What Do Mississippi Arrest Records Contain?

  • Personal Identification Details: Mississippi arrest records typically include the individual’s full name, date of birth, and may include additional identifiers like physical attributes or home address.
  • Arrest Information: This section typically includes the date, time, and place of the arrest. It also specifies the law enforcement agency responsible for the arrest and lists any specific charges filed against the person.
  • Booking Information: This part may include fingerprints and, in some cases, mugshots and other unique identifiers, although this can vary depending on the jurisdiction.
  • Charges and Criminal Offenses: Mississippi arrest records generally outline the specific charges leading to the arrest, and they may reference relevant Mississippi Statutes sections.
  • Court Case Information: While not typically found within the arrest record itself, details about court cases can usually be obtained from the Mississippi Court Records Online service. This can include case numbers, current statuses, and the outcomes of any legal proceedings.

Mississippi Property and Asset Records Online

Mississippi’s counties each have a Chancery Court responsible for handling all land records within their jurisdiction.

To access land records such as deeds and mortgages, you can either visit the local county Chancery Court in person or utilize online resources through third-party websites.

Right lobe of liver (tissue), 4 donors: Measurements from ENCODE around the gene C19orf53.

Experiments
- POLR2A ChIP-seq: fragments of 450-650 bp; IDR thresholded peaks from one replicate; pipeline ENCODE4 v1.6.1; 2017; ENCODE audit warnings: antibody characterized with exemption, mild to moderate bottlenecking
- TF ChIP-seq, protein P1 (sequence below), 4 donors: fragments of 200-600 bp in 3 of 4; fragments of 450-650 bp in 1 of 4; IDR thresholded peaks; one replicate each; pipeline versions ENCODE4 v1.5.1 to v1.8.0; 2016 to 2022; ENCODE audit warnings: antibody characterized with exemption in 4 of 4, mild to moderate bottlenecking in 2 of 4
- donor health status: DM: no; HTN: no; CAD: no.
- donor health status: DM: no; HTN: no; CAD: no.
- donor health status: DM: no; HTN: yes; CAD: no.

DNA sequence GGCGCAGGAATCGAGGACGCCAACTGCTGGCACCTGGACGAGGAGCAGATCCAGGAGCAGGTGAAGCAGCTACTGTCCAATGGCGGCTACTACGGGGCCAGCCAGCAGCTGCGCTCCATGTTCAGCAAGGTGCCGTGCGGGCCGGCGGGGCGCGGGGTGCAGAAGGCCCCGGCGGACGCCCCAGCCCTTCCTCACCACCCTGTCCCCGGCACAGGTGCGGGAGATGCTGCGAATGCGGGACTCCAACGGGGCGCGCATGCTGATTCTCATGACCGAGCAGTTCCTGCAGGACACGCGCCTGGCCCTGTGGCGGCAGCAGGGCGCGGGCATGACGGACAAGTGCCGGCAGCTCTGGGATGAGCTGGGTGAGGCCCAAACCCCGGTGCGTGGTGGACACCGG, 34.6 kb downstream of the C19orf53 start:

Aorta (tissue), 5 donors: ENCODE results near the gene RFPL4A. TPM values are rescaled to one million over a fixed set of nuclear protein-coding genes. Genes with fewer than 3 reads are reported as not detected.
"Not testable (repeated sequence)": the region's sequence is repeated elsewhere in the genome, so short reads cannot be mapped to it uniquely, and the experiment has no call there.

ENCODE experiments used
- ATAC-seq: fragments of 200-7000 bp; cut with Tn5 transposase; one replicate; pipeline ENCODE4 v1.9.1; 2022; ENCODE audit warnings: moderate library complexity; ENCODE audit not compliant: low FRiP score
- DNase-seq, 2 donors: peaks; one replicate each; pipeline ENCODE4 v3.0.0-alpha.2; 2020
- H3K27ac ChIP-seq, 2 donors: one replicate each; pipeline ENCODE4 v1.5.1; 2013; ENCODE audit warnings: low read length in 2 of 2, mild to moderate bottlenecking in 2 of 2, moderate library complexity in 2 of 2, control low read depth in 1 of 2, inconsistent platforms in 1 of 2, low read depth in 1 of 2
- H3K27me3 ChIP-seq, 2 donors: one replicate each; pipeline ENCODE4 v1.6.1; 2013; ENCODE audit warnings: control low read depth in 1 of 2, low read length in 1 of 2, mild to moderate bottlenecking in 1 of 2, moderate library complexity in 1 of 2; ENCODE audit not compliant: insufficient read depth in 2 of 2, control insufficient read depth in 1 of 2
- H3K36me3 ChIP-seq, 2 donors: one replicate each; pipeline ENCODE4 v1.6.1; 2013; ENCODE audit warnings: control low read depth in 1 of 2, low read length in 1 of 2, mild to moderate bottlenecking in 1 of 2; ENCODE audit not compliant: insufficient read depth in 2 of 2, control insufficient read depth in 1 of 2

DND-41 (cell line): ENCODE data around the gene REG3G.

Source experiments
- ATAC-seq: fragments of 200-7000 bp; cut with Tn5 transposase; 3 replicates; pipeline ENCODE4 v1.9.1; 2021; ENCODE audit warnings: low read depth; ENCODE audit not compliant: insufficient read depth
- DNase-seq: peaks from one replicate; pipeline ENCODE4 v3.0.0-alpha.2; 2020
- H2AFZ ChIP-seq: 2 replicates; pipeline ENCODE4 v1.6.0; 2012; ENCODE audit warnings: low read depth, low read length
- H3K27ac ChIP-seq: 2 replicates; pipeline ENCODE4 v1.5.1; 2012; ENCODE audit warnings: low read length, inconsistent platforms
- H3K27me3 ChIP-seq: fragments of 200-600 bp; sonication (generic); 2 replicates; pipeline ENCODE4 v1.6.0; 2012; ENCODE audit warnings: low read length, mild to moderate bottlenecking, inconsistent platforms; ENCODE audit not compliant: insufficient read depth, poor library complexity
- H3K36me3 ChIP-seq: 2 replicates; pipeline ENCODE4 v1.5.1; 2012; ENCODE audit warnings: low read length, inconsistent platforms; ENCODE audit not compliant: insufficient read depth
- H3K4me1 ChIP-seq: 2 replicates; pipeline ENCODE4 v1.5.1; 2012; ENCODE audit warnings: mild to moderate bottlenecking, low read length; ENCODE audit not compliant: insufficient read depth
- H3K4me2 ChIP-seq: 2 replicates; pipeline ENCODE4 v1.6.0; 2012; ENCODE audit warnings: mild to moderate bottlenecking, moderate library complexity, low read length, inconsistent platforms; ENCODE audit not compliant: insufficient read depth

Unclaimed Properties in Mississippi

Unclaimed properties, on the other hand, are overseen by the Mississippi State Treasurer. You can initiate a search for unclaimed property on a dedicated website by entering either your name or the name of your business.

Driving Records

The Driver Records Division of the Mississippi Department of Public Safety (DPS) is tasked with the responsibility of maintaining driving records in the state.

To obtain your driving record, you have two options:

  • Online Order: You can order your driving record through the Self-Service Portal. You’ll need a credit card and your Mississippi Driver’s License or ID number for this method.
  • Mail Order: You can also request your driving record by mail by completing a specific form and sending it along with an $11 check or money order to the following address: Mississippi Department of Public Safety MVR-Driving Records P.O. Box 958 Jackson, Mississippi 39205

Traffic Infractions

Traffic infractions in Mississippi are non-criminal traffic violations, distinct from felony and misdemeanor traffic violations, and are considered less serious in nature. These infractions involve actions prohibited by traffic laws but do not result in criminal charges. As a consequence, individuals found guilty of traffic infractions are typically subject to minor penalties, such as fines associated with traffic tickets, rather than imprisonment. Common examples of traffic infractions encompass parking violations, equipment-related offenses, and pedestrian infractions.

Mississippi White Pages - Access to People, Addresses, and Other Non-Official Information

Address Search ​

Many online portals and websites offer reverse address lookup services. While some may require payment for access, they often provide a comprehensive array of details, including the property owner’s name, address, and occasionally their contact information.

People Search​

When seeking information about individuals in Mississippi, conducting a people search can be a useful method. There are several online platforms and public records websites that can provide basic information such as full names, addresses, and contact numbers. It’s important to be aware that while some of these websites may charge for their services, others may offer limited data access for free.

Can I Search By a Phone Number and Identify The Owner?